In just a couple of weeks, on August 6th, we will release our new book, Honestly Adoption: Answers To 101 Questions About Adoption and Foster Care. In this 3-part series called “Answers,” we’re taking you behind the scenes of how the book was written, and also answering some of the questions we ask in the book.
There are a lot of questions when it comes to foster care and adoption. One of the biggest questions we’ve received (and we answer in the book) is “How should I handle an older child’s tantrum in public?” Listen in now for the answer…
I used to believe that my child was just being bad. I was convinced that he was a bad kid who just wanted to make our lives hell. But then I discovered some truth that totally transformed everything I thought, and most importantly, the way I reacted!
There are stories throughout history of people coming into the light of understanding. Call it transformation, if you will. These moments were life-altering for not only the person who experienced it, but those who were close to them as well. The Apostle Paul hated Christians and was actually responsible for killing many because he believed in an ideal, or a narrative playing out in his mind. And then he came face to face with the truth. He stepped into the light, and it transformed him.
Ah summer! We’re talking flip flops, sunglasses, bike rides, hanging by the pool, staying up late, catching fire flies, and then sleeping until we wake up the next morning. Nothing better, right? But when you’re parenting kiddos with special needs, who thrive in a structured, routine-driven environment, summer can spell disaster.
I get it. I’m the parent of eight children, three of whom have major special needs that range from sensory processing needs to hyper-activity and extreme anxiety. Three of my children have been diagnosed with alcohol-related neurodevelopmental disorder, which falls under the umbrella of fetal alcohol spectrum disorders.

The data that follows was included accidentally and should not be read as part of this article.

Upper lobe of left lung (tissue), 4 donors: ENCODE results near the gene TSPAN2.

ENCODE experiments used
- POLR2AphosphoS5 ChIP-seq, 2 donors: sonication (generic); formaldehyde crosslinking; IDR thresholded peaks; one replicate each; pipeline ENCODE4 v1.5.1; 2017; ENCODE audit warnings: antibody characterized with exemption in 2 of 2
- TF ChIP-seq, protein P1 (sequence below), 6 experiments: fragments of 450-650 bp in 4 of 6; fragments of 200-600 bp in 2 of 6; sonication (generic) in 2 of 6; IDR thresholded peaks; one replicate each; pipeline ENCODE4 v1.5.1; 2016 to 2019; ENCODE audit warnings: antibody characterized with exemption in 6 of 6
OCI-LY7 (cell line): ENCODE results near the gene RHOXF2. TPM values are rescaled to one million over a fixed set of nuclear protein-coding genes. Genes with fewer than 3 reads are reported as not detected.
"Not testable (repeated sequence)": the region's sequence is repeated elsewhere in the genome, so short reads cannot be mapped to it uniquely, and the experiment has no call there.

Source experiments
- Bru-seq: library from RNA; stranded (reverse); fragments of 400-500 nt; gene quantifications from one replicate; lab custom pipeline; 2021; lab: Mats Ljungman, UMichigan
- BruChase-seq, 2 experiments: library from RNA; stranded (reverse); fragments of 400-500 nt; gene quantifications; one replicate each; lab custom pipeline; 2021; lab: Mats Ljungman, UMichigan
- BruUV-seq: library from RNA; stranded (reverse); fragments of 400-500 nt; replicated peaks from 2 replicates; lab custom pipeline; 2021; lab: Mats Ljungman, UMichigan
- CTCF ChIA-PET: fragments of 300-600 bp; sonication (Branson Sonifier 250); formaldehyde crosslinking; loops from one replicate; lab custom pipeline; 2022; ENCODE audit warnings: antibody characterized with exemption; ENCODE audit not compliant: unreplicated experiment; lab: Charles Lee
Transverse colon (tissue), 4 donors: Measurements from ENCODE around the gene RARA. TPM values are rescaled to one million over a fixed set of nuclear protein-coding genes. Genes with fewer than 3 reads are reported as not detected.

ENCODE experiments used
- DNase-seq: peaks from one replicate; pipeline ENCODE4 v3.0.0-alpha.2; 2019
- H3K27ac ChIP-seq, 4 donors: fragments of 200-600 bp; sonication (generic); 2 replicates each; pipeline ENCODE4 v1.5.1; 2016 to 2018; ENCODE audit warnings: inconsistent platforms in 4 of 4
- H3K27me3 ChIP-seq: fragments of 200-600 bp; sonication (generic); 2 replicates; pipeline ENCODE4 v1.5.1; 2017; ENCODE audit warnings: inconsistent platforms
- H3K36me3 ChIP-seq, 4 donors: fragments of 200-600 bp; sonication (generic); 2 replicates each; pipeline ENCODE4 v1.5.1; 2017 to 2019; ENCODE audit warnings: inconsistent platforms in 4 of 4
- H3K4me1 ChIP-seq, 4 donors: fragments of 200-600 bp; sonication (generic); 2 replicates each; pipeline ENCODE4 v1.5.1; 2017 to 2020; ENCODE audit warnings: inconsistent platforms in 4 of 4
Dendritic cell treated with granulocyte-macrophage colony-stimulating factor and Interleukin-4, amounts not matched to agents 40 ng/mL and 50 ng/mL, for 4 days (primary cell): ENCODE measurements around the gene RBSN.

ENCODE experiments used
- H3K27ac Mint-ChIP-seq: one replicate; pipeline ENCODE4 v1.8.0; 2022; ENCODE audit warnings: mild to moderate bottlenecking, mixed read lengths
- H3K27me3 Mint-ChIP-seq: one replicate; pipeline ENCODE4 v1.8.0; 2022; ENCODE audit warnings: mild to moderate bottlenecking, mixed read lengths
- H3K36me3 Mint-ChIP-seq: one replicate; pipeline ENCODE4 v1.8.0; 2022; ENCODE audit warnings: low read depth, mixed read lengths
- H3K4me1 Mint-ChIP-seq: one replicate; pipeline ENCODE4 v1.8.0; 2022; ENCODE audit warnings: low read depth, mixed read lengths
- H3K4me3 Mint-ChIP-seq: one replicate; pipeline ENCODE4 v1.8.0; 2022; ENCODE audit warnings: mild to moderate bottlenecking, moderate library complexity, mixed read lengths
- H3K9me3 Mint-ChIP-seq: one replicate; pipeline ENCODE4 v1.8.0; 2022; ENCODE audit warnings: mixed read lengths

It’s really hard to not take your child’s meltdowns, outbursts, or aggression personally. In the heat of the moment how do you differentiate between trauma and a personal attack on you?
For years I misunderstood my child’s behavior. The aggression, words, and defiance were all an attack on me! Or so I thought. I’d shake my fists at the heavens and beg for a better behaved child, or at least a “fix-it” solution. I even tried to parent the way I was parented, growing up. I’d set up the boundaries, I’d reinforce the rules, and if said boundaries or rules were crossed, BAM… consequences enforced. If you acted like a little jerk to me in front of my friends, or at church, GROUNDED! If you acted out, stole something, hid food under your bed, BUSTED! And to be quite honest, for years I felt as though we were running in a hamster wheel. Not only did I see zero traction, but I didn’t like the way my disciplinarian style was making me (or my child) feel. Bottom line: it wasn’t working.